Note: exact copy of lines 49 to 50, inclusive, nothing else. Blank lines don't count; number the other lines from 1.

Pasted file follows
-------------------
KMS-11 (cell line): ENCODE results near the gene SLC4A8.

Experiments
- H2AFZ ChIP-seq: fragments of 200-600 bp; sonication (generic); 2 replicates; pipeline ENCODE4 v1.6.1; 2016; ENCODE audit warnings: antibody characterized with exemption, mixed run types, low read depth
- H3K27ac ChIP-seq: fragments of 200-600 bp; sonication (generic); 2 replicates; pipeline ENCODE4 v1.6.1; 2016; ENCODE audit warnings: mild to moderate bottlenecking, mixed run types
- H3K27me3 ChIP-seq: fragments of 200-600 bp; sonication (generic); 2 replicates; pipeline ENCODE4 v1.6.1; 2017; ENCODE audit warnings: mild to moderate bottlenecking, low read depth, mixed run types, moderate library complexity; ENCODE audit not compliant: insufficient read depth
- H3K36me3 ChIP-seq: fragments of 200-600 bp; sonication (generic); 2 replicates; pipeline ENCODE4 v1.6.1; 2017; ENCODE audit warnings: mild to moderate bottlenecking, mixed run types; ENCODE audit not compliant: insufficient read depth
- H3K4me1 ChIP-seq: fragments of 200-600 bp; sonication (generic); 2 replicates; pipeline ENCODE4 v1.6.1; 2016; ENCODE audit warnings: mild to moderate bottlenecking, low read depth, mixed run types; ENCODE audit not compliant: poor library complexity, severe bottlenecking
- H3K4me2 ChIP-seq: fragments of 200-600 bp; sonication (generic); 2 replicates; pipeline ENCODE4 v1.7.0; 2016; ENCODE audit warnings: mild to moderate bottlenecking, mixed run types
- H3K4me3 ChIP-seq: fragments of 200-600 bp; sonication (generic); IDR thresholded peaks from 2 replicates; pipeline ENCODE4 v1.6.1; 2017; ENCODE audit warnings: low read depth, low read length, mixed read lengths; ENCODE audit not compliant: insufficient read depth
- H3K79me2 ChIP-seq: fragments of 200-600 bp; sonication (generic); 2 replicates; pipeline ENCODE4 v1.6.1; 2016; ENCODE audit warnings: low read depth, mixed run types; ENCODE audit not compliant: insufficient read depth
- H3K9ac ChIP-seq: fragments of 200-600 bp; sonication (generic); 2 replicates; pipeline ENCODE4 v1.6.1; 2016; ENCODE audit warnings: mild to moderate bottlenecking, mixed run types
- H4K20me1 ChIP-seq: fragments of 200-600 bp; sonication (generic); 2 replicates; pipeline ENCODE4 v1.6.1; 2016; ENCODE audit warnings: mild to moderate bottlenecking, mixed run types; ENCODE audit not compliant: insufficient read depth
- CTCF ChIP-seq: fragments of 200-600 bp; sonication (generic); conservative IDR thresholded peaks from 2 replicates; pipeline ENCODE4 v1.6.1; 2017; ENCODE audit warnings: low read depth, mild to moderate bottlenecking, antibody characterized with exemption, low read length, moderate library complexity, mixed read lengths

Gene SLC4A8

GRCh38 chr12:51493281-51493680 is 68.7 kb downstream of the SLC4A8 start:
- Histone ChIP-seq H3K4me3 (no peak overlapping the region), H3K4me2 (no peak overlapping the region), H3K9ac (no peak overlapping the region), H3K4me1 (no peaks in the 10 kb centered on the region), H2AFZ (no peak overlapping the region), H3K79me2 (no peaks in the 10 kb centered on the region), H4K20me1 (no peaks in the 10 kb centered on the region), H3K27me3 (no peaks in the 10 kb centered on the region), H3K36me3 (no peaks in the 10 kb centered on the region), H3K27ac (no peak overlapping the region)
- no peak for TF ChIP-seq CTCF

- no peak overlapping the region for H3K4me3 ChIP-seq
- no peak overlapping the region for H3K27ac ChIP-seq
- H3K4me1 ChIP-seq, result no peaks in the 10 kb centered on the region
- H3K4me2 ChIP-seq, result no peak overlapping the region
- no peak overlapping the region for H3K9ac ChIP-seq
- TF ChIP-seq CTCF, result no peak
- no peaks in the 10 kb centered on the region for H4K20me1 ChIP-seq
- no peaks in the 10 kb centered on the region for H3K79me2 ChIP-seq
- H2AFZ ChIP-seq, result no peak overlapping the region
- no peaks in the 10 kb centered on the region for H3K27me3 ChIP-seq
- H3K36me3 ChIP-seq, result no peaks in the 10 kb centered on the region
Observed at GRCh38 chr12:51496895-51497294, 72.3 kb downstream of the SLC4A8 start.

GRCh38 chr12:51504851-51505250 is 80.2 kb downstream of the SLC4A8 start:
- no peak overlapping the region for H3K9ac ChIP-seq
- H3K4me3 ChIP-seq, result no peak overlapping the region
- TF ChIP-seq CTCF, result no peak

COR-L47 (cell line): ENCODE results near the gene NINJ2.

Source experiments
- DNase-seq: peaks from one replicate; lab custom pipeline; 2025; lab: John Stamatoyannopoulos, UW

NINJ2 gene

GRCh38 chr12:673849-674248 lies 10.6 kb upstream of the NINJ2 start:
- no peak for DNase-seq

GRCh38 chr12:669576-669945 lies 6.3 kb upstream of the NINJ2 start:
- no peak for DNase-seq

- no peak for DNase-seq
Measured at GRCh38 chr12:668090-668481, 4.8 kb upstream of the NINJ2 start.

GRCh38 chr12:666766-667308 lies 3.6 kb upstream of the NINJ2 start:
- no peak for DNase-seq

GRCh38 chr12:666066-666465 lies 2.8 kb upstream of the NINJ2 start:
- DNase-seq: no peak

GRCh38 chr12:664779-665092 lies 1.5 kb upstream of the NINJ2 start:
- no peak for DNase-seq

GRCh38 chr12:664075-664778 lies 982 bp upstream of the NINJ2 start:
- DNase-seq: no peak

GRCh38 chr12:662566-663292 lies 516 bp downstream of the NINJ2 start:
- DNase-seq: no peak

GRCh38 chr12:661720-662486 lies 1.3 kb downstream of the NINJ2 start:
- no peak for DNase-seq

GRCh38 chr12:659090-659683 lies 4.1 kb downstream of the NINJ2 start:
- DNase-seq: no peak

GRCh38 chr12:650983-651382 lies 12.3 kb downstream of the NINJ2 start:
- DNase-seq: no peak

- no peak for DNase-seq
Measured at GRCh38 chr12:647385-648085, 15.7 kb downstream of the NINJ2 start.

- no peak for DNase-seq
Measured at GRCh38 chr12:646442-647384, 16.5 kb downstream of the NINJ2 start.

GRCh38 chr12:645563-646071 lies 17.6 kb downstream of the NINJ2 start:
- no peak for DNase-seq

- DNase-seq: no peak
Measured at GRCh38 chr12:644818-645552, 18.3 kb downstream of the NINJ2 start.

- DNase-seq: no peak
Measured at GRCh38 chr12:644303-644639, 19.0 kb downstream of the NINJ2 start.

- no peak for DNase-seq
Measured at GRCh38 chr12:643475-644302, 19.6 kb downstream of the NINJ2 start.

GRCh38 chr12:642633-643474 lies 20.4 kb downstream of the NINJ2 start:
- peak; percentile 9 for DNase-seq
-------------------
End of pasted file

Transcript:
- no peak for DNase-seq

GRCh38 chr12:664075-664778 lies 982 bp upstream of the NINJ2 start: